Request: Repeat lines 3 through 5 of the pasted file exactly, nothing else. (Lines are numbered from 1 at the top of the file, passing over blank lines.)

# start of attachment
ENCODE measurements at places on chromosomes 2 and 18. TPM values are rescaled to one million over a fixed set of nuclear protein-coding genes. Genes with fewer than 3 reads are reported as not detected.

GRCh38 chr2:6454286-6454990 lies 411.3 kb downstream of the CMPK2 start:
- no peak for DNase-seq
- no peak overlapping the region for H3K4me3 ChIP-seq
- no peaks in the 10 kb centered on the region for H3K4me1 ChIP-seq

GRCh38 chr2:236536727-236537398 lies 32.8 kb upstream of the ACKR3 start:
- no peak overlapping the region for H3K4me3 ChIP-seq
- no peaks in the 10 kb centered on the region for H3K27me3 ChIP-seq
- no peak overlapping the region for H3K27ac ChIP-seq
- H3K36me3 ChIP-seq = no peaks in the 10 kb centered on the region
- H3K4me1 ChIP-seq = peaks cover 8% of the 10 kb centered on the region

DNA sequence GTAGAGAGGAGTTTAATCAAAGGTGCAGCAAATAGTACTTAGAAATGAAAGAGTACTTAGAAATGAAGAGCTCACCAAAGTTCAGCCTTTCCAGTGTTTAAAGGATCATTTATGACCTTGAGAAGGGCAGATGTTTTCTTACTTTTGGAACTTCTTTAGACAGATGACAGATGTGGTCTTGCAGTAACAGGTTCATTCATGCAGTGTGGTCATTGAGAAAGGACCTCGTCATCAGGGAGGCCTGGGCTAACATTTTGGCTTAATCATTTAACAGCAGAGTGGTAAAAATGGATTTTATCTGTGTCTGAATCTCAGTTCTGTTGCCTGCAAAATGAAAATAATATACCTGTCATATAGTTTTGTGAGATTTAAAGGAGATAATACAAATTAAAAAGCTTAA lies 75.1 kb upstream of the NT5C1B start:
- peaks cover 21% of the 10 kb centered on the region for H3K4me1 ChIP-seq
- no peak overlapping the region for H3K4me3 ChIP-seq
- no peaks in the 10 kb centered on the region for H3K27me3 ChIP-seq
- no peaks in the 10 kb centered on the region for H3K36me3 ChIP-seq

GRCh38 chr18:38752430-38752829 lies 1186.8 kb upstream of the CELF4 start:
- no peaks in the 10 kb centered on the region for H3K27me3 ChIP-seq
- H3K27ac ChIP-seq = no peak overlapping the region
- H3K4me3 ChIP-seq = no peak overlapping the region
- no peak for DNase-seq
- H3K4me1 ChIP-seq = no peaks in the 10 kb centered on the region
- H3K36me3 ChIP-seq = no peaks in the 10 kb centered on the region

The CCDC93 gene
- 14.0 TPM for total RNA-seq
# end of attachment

- no peak for DNase-seq
- no peak overlapping the region for H3K4me3 ChIP-seq
- no peaks in the 10 kb centered on the region for H3K4me1 ChIP-seq